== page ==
The bright sunshine in many areas of the country didn’t bring a smile to everyone’s face this weekend.
With what its described as a “grim predictability”, the Irish Wildlife Trust (IWT) said that the first dry spell of spring has seen a surge of wild fires across Ireland.
Since Friday, it has recorded 15 wild fires from counties Cork, Kerry, Waterford, Galway, Donegal, Louth and Mayo. Eight of these were in areas protected for nature conservation. All are illegal, it said.
The IWT said that setting fire to vegetation is prohibited between March 1 and August 31 each year.
“It’s devastating not only for the natural environment but for the people who live in these areas, as their livelihoods and property are put at risk,” explained IWT Campaigns Officer, Padraic Fogarty.
Every year we see the same wildlife ‘wipe-out’ as hillsides and bogs get torched.
“We need to see greater coordination between the Gardai, the National Parks and Wildlife Service and the Department of Agriculture to clamp down on this illegal activity.”
The IWT said that it thanks the fire services for the work they do in bringing blazes under control.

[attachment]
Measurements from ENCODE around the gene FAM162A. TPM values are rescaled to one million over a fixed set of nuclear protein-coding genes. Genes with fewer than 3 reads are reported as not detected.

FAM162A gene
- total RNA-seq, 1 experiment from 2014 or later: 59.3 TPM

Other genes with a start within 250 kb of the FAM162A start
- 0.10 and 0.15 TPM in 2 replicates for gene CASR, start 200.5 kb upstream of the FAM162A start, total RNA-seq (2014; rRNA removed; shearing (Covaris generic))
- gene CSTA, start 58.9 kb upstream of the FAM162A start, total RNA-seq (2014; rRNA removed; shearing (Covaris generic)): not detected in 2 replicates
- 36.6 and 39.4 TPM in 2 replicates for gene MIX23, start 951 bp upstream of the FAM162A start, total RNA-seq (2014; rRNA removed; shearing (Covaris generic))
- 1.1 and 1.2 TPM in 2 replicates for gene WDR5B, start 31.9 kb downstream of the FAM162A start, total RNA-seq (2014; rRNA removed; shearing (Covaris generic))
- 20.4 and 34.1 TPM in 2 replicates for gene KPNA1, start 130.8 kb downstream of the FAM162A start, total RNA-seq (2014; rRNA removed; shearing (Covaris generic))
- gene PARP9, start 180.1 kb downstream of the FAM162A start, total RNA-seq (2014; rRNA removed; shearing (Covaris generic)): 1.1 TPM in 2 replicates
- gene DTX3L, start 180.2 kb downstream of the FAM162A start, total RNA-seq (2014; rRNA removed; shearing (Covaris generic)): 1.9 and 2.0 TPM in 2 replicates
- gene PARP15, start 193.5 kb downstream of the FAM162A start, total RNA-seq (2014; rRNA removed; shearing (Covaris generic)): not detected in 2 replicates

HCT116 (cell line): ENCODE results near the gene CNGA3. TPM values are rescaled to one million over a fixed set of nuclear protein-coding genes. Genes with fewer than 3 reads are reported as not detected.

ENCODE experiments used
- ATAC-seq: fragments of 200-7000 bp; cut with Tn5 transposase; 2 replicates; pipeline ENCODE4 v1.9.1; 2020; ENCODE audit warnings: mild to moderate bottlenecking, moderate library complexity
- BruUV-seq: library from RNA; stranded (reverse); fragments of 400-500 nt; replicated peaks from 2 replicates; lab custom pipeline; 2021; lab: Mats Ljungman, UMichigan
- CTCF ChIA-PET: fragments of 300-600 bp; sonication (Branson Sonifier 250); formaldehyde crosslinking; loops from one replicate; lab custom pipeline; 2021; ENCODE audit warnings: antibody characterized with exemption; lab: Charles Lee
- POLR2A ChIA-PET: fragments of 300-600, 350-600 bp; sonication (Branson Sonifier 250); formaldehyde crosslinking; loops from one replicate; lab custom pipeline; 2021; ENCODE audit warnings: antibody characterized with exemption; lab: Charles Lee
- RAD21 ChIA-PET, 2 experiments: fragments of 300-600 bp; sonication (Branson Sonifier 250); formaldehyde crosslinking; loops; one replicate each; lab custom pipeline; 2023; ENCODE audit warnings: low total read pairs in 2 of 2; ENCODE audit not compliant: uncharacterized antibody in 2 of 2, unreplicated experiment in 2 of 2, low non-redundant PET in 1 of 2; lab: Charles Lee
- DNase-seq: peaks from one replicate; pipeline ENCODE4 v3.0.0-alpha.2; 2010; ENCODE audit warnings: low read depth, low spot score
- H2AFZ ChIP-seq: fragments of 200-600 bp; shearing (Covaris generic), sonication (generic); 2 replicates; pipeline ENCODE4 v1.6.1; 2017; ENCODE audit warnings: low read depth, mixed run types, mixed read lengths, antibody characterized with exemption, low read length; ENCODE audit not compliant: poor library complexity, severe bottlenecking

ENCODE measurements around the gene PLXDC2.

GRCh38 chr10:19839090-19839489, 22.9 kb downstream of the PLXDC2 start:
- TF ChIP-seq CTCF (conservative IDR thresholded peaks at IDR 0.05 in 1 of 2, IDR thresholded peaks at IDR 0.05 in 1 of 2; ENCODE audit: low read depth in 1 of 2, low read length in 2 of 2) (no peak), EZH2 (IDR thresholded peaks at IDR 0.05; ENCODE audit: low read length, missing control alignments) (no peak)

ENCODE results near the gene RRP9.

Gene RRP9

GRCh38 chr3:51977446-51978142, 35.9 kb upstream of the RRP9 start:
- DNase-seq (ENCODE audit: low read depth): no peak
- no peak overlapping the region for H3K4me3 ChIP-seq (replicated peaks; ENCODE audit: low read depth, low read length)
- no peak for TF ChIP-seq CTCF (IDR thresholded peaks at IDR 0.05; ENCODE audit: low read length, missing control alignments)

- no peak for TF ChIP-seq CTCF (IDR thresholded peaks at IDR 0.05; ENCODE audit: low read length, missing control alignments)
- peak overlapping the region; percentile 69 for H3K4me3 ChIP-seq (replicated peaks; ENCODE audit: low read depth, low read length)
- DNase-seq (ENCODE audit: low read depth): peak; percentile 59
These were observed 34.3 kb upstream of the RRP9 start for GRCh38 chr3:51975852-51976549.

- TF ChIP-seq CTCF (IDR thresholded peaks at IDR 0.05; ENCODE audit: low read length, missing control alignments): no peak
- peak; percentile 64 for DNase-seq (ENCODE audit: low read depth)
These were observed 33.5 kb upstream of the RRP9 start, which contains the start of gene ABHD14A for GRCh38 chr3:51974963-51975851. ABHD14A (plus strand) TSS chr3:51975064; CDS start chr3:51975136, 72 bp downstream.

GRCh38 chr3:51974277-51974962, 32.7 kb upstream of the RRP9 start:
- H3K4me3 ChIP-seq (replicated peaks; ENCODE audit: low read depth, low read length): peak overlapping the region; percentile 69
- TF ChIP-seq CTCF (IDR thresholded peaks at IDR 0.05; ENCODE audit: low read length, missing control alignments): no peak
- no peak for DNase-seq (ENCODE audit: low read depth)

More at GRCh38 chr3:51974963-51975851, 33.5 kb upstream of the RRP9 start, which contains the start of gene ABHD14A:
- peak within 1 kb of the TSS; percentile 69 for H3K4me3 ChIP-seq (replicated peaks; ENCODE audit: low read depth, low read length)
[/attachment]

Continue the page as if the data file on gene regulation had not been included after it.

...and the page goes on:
“We also want to thank the members of the public who have used social media and other means to let us know about fires in their areas.
“We are urging people to contact us at [email protected] with details, so that we can log as many of these fires as possible,” Fogarty said.
The IWT was founded in 1979 as a charitable conservation body. Its remit is to provide the public with information about wildlife, run education and training programs, campaign and lobby around biodiversity issues, restore natural habitats and consult with industry, agriculture and local authorities.
It says that one of its key roles is to maintain Ireland’s natural heritage and contribute to national and international forums for the protection of biodiversity.
It has branches in Dublin, Longford/Westmeath, Galway, Kerry, Laois/Offaly and Waterford.